Doug MacLean: Annie, I still believe the Oilers with their young group will continue to improve. Other teams such as Colorado with their youth and also Columbus look ready to take a step.

John Shannon: At first blush Annie, I think we will see the Carolina Hurricanes return to form next season. This team has too much talent with the Staal boys, Semin, Skinner and Faulk. Let’s remember their season took a hard left turn with the injury to goaltender Cam Ward. They also only got 17 games out of rugged two way forward Tuomo Ruutu As a team they lost more than 170 man games to injury, which would surely cripple any team in any season. I expect Jim Rutherford to re-tool his team a bit, and Kirk Muller and his staff to be fully prepared for an 82 game season with a full training camp. The ‘Canes will be a different team next season.

Mike Keenan: Annie, I believe Columbus has positioned themselves well for next season. They had a very strong finish and should have the team confidence to make the playoffs next year.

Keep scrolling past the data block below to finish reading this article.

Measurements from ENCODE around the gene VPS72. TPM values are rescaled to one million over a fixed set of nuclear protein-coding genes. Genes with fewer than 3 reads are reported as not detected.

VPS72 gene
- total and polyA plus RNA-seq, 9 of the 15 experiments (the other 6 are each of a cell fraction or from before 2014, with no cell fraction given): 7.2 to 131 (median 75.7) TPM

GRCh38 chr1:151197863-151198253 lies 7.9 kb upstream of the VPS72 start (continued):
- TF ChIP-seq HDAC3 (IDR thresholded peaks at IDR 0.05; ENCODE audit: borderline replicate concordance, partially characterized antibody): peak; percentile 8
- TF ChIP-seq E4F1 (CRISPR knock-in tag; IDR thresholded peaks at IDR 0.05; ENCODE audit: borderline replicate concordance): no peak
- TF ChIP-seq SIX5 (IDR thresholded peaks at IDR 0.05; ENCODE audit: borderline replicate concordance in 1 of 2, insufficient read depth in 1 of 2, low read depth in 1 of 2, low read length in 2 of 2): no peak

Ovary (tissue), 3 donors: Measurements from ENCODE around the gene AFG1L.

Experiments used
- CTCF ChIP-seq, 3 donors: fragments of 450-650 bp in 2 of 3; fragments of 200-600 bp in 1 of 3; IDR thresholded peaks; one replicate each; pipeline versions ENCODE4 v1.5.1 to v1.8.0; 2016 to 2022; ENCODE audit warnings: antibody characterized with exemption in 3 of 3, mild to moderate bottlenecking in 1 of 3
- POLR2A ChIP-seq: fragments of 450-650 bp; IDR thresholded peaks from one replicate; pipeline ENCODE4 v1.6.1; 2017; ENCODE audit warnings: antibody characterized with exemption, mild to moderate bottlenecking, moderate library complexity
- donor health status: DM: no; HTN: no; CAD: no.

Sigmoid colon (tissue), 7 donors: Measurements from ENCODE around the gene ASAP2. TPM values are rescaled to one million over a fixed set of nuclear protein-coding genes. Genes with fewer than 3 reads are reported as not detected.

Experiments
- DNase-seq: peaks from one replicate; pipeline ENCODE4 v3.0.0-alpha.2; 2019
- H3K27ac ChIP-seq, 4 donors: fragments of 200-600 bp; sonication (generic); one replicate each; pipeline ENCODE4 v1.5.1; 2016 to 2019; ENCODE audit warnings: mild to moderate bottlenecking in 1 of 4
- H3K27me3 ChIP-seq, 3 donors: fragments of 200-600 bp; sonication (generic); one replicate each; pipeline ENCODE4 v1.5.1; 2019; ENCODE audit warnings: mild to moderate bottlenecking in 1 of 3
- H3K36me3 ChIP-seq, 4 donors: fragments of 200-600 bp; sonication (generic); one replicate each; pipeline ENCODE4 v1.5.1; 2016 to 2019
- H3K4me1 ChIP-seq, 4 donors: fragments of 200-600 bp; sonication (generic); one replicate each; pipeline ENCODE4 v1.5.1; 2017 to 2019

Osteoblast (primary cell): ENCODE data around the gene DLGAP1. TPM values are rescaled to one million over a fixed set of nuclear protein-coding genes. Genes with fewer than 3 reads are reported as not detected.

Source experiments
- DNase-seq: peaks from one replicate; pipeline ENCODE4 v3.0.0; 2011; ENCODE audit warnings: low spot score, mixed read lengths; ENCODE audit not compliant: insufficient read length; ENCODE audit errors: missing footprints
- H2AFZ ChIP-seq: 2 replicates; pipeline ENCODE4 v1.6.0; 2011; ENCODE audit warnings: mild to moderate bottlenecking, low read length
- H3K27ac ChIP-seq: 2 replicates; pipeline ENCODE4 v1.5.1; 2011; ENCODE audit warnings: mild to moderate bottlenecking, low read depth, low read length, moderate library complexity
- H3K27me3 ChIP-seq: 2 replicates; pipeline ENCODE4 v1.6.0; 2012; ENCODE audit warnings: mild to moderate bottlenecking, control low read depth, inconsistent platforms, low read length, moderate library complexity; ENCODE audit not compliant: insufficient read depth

Neil Smith: Annie, in the Eastern Conference the Philadelphia Flyers will do whatever they have to do, both on the ice and off, to qualify for the 2014 playoffs. Mr. Snider who has had ownership of the Flyers since their inception in 1967, does not take losing lightly and is willing to spend whatever is needed to bring a contender to the ice in Philadelphia. That combined with players like Claude Giroux and Wayne Simmonds etc., will make the Philadelphia Flyers a team to watch over the summer and into next season.